Such confrontations clouded a three-day visit by PRC Assistant Foreign Minister Kong Xuanyou to South Korea on Oct. 19-21 to meet ROK Deputy Foreign Minister Kim Hyong-zhin and Vice Foreign Minister Lim Sung-nam, and to participate in working-level talks on EEZs in Busan.  While Beijing appeared to step up its efforts in November to enforce compliance with maritime law and ROK inspections, South Korea’s Coast Guard claimed that the proportion of illegally operating Chinese fishing vessels in the EEZ in the Yellow Sea that are actually seized amounts to merely 0.04 percent.  Following the recent clashes, the 16th round of bilateral fisheries talks in Beijing on Dec. 29 produced an agreement to reduce fishing quotas in each other’s EEZs for 2017 and to take additional measures to crack down on illegal fishing.

China’s trade and investment dealings with a sanctioned North Korea

South Korean analysts estimate that if UNSCR 2321 is fully implemented, North Korea’s total export revenues will be cut by almost one third as a result of restrictions on North Korea’s coal exports and bans on mineral exports.  According to ROK government sources, the new resolution could reduce the North’s foreign currency income by more than $800 million per year, or more than a quarter of its estimated $3 billion in total exports.

Growth in China-DPRK trade, however, has raised doubts over Chinese implementation of sanctions since the adoption of UNSCR 2270 in March against North Korea’s January nuclear and missile tests.  China’s exports to and imports from North Korea increased by 42 percent and 19 percent respectively in August, reversing a general downward trend in trade since April.  The volume of North Korea’s coal exported to China reached its highest level since 1998.  The Korea International Trade Association (KITA) reported a doubling of DPRK coal and other mineral exports to China in November, just ahead of the implementation of UNSCR 2321.  In an apparent move to impose the tougher resolution, China’s Ministry of Commerce and General Administration of Customs announced a temporary suspension of DPRK coal imports from Dec. 11 to 31.  Despite China’s trade ban on coal, iron, and iron ore under the previous resolution, coal trade with the North has been criticized as a circumvention of UN sanctions under exceptions applied to livelihood-related trade.  In addition to China-DPRK coal trade, KITA has raised further concerns over an almost four-fold growth in China’s export of jet fuel to the North in September, even though the March resolution (UNSCR 2270) prohibits UN member states from supplying jet fuel to the North except for humanitarian need or civilian passenger aircraft.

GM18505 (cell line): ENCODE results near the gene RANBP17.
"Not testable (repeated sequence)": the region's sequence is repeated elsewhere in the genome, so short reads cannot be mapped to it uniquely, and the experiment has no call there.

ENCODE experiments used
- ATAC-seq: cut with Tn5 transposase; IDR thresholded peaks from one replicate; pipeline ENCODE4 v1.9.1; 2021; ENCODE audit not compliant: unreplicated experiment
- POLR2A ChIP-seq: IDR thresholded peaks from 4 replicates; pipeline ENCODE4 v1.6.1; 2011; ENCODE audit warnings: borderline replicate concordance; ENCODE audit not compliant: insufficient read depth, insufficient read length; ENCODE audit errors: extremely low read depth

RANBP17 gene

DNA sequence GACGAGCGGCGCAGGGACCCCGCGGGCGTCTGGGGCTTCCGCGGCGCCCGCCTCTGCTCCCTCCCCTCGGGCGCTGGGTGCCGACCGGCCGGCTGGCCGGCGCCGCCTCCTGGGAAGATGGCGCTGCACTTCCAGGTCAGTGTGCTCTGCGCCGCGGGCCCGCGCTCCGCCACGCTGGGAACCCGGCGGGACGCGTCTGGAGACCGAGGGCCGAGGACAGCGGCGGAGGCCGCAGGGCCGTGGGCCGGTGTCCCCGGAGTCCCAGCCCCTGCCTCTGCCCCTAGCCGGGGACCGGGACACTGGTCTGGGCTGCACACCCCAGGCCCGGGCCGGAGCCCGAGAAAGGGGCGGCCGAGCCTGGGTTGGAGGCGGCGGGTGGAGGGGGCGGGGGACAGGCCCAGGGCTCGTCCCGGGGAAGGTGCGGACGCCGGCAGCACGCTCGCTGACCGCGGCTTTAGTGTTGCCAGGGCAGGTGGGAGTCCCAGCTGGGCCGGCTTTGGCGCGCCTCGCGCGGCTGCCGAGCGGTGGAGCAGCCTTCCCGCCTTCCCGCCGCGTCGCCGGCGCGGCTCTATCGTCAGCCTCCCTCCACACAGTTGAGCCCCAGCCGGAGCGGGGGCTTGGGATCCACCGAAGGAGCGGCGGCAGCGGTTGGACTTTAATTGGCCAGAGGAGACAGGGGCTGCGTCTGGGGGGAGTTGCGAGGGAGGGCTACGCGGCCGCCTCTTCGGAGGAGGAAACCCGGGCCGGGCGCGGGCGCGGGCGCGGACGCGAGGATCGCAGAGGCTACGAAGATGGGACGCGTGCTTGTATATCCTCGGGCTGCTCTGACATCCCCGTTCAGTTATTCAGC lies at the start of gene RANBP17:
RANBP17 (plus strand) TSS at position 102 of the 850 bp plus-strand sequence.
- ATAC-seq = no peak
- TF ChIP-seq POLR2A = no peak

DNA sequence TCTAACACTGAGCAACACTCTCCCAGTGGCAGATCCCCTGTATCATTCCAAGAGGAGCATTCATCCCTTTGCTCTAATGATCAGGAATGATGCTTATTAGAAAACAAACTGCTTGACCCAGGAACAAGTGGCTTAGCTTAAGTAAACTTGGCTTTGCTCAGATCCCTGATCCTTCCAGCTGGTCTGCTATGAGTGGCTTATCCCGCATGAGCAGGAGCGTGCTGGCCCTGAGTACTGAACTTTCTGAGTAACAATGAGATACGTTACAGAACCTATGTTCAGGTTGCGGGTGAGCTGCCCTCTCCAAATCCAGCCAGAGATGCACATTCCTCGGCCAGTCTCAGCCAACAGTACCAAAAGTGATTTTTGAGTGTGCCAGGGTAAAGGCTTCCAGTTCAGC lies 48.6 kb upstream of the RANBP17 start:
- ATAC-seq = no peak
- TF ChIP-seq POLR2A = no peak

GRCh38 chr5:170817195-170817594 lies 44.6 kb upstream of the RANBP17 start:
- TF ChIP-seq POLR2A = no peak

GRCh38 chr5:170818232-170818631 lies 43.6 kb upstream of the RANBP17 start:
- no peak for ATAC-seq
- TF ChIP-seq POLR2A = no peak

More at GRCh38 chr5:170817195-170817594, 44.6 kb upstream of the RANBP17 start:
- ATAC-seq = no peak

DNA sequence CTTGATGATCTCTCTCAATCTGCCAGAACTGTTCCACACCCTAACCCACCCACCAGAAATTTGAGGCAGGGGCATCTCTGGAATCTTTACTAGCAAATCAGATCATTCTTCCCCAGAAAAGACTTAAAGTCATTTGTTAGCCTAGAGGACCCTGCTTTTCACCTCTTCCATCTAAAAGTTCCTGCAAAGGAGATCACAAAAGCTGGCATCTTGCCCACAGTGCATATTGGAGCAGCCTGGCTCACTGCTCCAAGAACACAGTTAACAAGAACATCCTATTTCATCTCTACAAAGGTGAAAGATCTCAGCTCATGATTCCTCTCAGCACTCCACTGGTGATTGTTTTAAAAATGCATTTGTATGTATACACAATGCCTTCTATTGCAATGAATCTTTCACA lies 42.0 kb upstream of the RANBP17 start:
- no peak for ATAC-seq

The upward trend in China-DPRK trade is countered by shrinking investment ties.  New DPRK investment in China amounted to $70,000 in 2015 according to KITA, the lowest officially-recorded level since 1997.  Chinese investment in the North, meanwhile, reached $41.21 million, falling for a third consecutive year since the 2013 nuclear test.  The latest data reflects a 99 percent decline in DPRK investment in China since peaking at $11.22 million in 2010, and a 61 percent decline in Chinese investment in the North since peaking at $109.46 million in 2012.  Construction activity on the China-DPRK border, however, suggests continued Chinese investment in cross-border projects.  PRC Vice Foreign Minister Liu Zhenmin and DPRK counterpart Park Myong-guk led the third meeting of the Border Joint Commission in Pyongyang on Oct. 25-26, focused on border exchanges and control.  The reported expansion of Chinese bank operations in Rason special economic zone is another potential violation of the UNSCR 2270, which prohibits UN member financial institutions from operating existing or new branches in the North.